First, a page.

UNC Chapel Hill men’s basketball coach Roy Williams and other university officials strongly disputed a report by whistleblower Mary Willingham this week that says more than half of the academically at-risk athletes admitted to the university cannot read or write at a college level.
Williams told reporters the report was unfair and untrue with regard to Willingham’s claims that one basketball player was illiterate.
“I don’t believe that’s true,” Williams said. “It’s totally unfair. I’m really proud of the kids we’ve brought in here. I’m really proud of what our student-athletes have done. That’s not fair. I’ve been here 10 recruiting classes, I guess. We haven’t brought anybody in like that. We’ve had one senior since I’ve been here that did not graduate. Anybody can make any statement they want to make, but that is not fair.”
The university also released a statement saying Willingham’s claim, first reported Wednesday by CNN, was not true.
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“We do not believe that claim and find it patently unfair to the many student-athletes who have worked hard in the classroom and on the court and represented our University with distinction,” the statement said.
In an email Thursday, Willingham said she was busy with students and could not respond to Williams’ and the university’s counterclaims.
CNN, which obtained data on the reading capabilities of athletes at 21 other schools, said that many had football and basketball players who could not read above the eighth-grade level. CNN relied on Willingham’s research in reporting that at UNC, 60 percent of the athletes designated as academically challenged read between fourth- and eighth-grade levels. She also found that about 10 percent read below a third-grade level.
Willingham’s findings are an extension of her work as a graduate student at UNC Greensboro. Her thesis was “Academics & Athletics – A Clash of Cultures,” and examined Division I football programs.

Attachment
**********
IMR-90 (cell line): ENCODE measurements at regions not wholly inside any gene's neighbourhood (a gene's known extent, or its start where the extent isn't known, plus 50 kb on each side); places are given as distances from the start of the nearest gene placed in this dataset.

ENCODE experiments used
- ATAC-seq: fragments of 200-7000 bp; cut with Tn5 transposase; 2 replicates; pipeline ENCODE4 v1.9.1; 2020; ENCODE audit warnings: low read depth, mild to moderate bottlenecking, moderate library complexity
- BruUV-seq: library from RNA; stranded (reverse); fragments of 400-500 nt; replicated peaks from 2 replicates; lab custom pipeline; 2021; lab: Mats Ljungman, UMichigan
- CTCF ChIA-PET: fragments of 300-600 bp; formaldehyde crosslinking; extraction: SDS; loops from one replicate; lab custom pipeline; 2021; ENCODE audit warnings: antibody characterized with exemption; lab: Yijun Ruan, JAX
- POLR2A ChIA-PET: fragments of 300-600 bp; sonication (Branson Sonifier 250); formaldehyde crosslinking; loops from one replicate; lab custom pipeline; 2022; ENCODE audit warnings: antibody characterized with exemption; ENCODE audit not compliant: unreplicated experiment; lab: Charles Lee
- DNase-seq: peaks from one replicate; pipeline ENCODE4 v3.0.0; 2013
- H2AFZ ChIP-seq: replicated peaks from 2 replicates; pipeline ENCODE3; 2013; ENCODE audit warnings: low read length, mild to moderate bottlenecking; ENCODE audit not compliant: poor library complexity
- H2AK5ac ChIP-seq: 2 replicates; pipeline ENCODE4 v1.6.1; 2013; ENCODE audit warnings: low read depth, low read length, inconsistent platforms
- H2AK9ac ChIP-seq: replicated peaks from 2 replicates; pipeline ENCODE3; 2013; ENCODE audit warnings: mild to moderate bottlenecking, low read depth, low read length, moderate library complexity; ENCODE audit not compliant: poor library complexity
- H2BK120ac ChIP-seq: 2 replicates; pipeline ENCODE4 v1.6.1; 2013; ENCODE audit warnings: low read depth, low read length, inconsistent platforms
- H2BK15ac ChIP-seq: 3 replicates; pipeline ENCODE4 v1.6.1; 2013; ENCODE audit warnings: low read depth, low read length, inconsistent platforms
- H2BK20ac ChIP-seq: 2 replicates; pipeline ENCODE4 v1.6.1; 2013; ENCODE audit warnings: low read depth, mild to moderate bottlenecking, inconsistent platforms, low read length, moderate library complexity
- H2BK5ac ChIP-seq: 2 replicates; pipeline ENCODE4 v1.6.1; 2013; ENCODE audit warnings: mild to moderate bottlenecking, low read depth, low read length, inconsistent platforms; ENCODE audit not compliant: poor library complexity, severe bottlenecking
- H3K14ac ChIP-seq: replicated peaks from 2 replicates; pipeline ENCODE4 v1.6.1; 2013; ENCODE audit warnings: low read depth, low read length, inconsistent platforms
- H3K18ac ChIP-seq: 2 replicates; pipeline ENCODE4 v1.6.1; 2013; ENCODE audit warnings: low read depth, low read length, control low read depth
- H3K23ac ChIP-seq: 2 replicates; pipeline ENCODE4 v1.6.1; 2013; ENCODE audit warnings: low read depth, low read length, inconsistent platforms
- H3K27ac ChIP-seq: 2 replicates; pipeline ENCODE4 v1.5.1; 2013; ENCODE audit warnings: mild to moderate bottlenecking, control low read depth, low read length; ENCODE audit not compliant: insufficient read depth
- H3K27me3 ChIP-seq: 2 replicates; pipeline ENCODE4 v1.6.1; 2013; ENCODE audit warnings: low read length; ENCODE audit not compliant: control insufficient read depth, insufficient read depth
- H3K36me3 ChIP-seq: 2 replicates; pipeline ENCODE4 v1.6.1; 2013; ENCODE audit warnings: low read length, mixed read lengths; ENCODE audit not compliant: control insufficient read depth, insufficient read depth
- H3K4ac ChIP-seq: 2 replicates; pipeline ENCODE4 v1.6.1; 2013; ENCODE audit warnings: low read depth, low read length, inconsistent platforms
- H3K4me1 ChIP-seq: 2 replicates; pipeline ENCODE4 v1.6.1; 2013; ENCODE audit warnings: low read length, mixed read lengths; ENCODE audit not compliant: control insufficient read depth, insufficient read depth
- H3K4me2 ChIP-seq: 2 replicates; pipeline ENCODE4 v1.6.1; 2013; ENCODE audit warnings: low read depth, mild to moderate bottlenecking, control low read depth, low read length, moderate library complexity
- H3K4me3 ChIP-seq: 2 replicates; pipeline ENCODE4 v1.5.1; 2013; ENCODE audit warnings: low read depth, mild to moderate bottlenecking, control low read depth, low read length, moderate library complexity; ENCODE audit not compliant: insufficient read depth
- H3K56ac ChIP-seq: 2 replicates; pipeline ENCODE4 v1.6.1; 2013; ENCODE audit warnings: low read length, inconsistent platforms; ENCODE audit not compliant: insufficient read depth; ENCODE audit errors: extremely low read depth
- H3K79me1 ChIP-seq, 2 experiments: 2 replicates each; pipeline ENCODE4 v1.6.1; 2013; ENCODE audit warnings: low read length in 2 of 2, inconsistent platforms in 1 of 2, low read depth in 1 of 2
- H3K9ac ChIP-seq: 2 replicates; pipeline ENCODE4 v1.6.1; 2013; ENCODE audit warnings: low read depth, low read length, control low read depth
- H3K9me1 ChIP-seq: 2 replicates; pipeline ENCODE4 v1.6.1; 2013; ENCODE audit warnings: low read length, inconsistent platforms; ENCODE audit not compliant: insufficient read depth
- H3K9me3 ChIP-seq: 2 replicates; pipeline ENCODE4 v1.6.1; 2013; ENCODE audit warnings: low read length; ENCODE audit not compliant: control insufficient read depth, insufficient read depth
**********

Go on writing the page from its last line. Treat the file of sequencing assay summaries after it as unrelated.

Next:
Willingham had been a learning specialist in the Academic Support Program for Student Athletes from 2003 to 2010. She said she left after she reported her suspicions that a tutor had written a paper for a football player and no one in the program showed any desire to investigate. She continues to work as a learning specialist for the university, but in another program that does not work with athletes.
A major role
Willingham played a major role in The News & Observer’s work exposing a major academic fraud scandal involving the Department of African and Afro-American Studies. In August 2011, the N&O reported that a football player’s transcript showed he had taken an upper-level class in the department in the summer of 2007 and received a high grade despite needing remedial writing the following fall semester as an incoming freshman.
Willingham told the N&O shortly after that the academic support program was using “paper” classes in which no class was held but a paper assigned to keep athletes eligible. The university confirmed the existence of the “paper” classes in a report released in May 2012.
UNC officials say two people were responsible for the bogus classes – former department chairman Julius Nyang’oro and his longtime assistant Deborah Crowder, who retired in 2009.
Willingham went public with her concerns about athletes’ ability to do college-level work, and how the support staff were using the paper classes to keep athletes eligible, in an N&O article on Nov. 17, 2012. Other evidence obtained by The N&O backed her claims, but they have drawn little activity from the NCAA.
Willingham has never been interviewed by the association, which regulates college athletics and distributes millions of dollars to member schools earned through its men’s basketball tournament.
Nyang’oro was indicted last month by an Orange County grand jury on a felony charge of obtaining property through false pretenses. He is accused of accepting $12,000 in summer pay for a 2011 class that he did not teach. He created the class shortly before the semester started, and it filled with football players.
Nyang’oro’s attorney said he is innocent, but the indictment drew national attention, including a front-page story in The New York Times on New Year’s Day. Since then, a steady stream of national reports have flowed about the scandal, giving it a wider audience than it had before.